Hamilton based South Pacific Islands Institute aims to provide education for teenagers who are not currently at school or employed. With up to 65 students at any given time, founder Rachel Bourne says the intimate setting allows students to receive the aroha and manaaki they require, that they probably won't receive in mainstream education.
“When they come into SPI, the first thing we do is they become a part of our family, the SPI family.”
The programme was established in 1988 and is open to student of all ethnic backgrounds and walks of life, however the majority of its students are Māori and Pasifika.
Manaaki Taukiri (Ngāti Māhanga) Source / supplied
Bourne says many of the students come with various mental and social barriers.
“We have students who suffer from depression or anxiety, or they aren't able to be in big classrooms. Or they get bullied or they're not engaging with the teachers of the school,” she says.
This extra support from the teachers is something Manaaki Taukiri (Ngāti Māhanga) is grateful for, having started at the programme in January this year.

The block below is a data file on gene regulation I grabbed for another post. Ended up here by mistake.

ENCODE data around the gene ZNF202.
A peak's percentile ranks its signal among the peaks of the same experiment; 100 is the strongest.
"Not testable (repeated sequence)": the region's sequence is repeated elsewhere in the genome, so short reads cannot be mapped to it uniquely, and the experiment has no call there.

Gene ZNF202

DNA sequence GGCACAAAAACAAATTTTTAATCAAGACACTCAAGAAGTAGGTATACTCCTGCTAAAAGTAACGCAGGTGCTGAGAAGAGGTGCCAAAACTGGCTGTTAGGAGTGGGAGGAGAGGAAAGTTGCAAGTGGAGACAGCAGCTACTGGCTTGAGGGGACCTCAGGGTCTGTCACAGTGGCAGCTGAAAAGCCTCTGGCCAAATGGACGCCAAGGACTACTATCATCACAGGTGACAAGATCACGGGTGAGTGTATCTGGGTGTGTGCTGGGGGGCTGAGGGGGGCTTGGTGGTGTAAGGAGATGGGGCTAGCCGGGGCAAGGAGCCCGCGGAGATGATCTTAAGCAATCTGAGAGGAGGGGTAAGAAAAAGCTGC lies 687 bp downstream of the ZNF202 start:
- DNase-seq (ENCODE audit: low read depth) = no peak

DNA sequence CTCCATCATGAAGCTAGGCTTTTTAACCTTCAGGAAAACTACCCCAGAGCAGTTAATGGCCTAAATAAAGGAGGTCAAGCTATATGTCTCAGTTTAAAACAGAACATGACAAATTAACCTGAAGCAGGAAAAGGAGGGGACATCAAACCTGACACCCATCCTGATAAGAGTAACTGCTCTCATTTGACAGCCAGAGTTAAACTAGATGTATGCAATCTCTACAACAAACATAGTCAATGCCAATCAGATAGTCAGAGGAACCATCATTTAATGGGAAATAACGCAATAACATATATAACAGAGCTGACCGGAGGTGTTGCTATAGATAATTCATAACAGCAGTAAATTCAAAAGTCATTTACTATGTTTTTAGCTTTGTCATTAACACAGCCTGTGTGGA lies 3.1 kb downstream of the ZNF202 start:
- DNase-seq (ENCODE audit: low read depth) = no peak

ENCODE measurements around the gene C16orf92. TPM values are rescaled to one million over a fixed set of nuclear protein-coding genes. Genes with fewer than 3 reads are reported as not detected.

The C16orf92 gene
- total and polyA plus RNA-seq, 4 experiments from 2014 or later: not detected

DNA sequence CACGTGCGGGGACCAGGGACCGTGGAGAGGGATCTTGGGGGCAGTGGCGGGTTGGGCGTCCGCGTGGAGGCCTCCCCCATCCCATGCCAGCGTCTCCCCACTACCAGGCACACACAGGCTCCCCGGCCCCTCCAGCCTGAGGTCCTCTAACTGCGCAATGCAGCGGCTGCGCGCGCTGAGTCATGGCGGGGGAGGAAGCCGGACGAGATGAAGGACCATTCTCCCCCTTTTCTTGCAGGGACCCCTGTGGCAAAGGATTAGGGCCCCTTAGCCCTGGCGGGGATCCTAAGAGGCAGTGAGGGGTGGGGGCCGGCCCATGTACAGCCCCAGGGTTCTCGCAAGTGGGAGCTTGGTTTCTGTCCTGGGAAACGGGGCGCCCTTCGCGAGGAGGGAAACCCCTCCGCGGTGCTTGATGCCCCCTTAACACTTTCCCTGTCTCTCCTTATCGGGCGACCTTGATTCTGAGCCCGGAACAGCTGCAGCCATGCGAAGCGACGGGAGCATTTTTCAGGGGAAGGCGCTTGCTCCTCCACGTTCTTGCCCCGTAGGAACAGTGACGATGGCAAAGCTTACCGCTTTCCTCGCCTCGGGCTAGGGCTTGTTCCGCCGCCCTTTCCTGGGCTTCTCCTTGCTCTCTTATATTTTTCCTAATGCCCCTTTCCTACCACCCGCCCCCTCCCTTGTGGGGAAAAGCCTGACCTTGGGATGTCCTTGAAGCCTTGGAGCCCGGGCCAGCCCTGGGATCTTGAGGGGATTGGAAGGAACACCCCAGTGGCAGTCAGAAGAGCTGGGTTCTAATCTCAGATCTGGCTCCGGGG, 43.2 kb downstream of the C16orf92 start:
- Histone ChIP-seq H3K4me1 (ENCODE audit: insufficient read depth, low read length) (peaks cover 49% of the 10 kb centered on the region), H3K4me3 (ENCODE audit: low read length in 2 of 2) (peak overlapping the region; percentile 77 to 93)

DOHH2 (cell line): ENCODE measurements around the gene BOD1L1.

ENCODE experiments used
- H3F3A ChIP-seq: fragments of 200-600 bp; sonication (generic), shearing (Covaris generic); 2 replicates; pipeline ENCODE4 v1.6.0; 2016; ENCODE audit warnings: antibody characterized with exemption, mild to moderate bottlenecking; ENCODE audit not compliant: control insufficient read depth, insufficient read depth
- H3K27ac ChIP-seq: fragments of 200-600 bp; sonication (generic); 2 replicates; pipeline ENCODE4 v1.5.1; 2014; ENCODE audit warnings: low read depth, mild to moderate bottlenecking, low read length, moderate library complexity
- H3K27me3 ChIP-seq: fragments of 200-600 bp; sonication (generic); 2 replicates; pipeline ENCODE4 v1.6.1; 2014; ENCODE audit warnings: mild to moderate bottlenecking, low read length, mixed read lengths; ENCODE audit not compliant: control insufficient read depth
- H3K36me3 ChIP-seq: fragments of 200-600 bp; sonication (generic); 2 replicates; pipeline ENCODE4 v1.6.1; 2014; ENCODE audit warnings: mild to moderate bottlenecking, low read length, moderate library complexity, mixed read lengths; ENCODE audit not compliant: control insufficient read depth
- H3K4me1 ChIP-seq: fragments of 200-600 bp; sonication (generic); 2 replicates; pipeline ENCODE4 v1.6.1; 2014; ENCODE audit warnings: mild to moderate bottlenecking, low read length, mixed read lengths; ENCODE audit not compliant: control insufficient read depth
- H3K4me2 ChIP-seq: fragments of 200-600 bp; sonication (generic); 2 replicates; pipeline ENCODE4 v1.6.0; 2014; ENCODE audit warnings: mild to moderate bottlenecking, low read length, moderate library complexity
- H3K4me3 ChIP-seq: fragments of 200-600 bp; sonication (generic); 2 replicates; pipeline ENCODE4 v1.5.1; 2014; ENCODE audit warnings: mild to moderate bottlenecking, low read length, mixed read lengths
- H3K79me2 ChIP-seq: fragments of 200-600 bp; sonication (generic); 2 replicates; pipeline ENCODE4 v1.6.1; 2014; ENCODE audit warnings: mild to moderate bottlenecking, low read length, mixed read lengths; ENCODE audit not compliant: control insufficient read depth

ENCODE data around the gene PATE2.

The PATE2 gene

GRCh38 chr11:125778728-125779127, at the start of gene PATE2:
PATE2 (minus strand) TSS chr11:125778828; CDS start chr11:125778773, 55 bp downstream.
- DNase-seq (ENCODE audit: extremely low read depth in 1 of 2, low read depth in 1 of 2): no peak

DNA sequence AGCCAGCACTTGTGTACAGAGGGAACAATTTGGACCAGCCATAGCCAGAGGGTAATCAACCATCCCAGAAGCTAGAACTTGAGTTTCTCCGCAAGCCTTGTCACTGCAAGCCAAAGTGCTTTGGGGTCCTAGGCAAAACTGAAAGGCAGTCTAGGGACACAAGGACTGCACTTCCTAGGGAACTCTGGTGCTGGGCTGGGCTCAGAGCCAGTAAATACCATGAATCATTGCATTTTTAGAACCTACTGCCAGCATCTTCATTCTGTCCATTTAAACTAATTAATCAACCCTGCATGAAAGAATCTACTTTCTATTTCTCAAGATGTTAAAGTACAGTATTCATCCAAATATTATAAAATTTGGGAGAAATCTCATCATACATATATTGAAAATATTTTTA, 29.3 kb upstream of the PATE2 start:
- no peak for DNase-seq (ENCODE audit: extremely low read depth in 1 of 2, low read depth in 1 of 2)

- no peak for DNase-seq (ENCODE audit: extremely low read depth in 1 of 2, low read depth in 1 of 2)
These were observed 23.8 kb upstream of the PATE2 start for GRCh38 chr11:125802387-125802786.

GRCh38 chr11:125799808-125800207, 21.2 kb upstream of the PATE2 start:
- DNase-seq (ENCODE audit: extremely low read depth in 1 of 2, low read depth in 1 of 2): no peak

“The teachers really support us students, and encourage and help us overcome any mental barriers, even if that means staying home to get well again. She started at the programme in January this year.
With the school being shut down due to lockdown, students continue their learning online. This includes two Ngā Taiatea Wharekura students aspiring to be qualified makeup artists, specialising in skincare.
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“It’s pretty hard to study and learn our course online,” says Paihuarere Wiringi-Murphy (Te Arawa, Tūhoe).
Bourne says although the online programme may be less stressful on the teachers, she acknowledges the importance of the face to face orientation.
“It's been very different, especially because our students need that face to face … they need that physical contact.”
The institute aims to reopen in June.